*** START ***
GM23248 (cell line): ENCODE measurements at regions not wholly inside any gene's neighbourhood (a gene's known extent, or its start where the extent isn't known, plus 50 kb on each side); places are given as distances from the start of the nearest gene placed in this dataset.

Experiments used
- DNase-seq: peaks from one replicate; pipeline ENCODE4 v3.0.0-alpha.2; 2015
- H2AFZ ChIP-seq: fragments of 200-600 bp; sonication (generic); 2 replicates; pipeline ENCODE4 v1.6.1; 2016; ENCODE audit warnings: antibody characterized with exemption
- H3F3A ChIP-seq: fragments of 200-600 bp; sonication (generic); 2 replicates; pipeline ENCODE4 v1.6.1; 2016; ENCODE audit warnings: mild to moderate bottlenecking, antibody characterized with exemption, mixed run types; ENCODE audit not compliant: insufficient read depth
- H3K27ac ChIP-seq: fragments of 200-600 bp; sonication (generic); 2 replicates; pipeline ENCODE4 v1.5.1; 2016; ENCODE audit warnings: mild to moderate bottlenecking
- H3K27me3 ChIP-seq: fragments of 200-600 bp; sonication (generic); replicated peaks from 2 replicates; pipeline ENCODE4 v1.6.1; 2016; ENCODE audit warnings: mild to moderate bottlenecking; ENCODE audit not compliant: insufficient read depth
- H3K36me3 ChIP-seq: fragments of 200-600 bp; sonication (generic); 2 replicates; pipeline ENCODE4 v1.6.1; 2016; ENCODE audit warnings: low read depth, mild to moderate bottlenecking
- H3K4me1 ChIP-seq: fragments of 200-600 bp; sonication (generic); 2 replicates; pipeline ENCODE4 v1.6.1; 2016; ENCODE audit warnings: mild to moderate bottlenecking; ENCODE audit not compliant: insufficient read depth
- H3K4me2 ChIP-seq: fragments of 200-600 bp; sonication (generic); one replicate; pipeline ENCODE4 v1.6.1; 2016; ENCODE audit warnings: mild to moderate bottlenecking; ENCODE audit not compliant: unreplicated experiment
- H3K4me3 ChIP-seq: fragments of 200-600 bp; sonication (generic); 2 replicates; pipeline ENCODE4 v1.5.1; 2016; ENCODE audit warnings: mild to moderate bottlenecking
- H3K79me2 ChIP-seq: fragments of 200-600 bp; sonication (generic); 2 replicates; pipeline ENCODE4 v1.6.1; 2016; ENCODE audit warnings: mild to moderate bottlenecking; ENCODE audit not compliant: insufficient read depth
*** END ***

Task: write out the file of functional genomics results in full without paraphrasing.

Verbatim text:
GM23248 (cell line): ENCODE measurements at regions not wholly inside any gene's neighbourhood (a gene's known extent, or its start where the extent isn't known, plus 50 kb on each side); places are given as distances from the start of the nearest gene placed in this dataset.

Experiments used
- DNase-seq: peaks from one replicate; pipeline ENCODE4 v3.0.0-alpha.2; 2015
- H2AFZ ChIP-seq: fragments of 200-600 bp; sonication (generic); 2 replicates; pipeline ENCODE4 v1.6.1; 2016; ENCODE audit warnings: antibody characterized with exemption
- H3F3A ChIP-seq: fragments of 200-600 bp; sonication (generic); 2 replicates; pipeline ENCODE4 v1.6.1; 2016; ENCODE audit warnings: mild to moderate bottlenecking, antibody characterized with exemption, mixed run types; ENCODE audit not compliant: insufficient read depth
- H3K27ac ChIP-seq: fragments of 200-600 bp; sonication (generic); 2 replicates; pipeline ENCODE4 v1.5.1; 2016; ENCODE audit warnings: mild to moderate bottlenecking
- H3K27me3 ChIP-seq: fragments of 200-600 bp; sonication (generic); replicated peaks from 2 replicates; pipeline ENCODE4 v1.6.1; 2016; ENCODE audit warnings: mild to moderate bottlenecking; ENCODE audit not compliant: insufficient read depth
- H3K36me3 ChIP-seq: fragments of 200-600 bp; sonication (generic); 2 replicates; pipeline ENCODE4 v1.6.1; 2016; ENCODE audit warnings: low read depth, mild to moderate bottlenecking
- H3K4me1 ChIP-seq: fragments of 200-600 bp; sonication (generic); 2 replicates; pipeline ENCODE4 v1.6.1; 2016; ENCODE audit warnings: mild to moderate bottlenecking; ENCODE audit not compliant: insufficient read depth
- H3K4me2 ChIP-seq: fragments of 200-600 bp; sonication (generic); one replicate; pipeline ENCODE4 v1.6.1; 2016; ENCODE audit warnings: mild to moderate bottlenecking; ENCODE audit not compliant: unreplicated experiment
- H3K4me3 ChIP-seq: fragments of 200-600 bp; sonication (generic); 2 replicates; pipeline ENCODE4 v1.5.1; 2016; ENCODE audit warnings: mild to moderate bottlenecking
- H3K79me2 ChIP-seq: fragments of 200-600 bp; sonication (generic); 2 replicates; pipeline ENCODE4 v1.6.1; 2016; ENCODE audit warnings: mild to moderate bottlenecking; ENCODE audit not compliant: insufficient read depth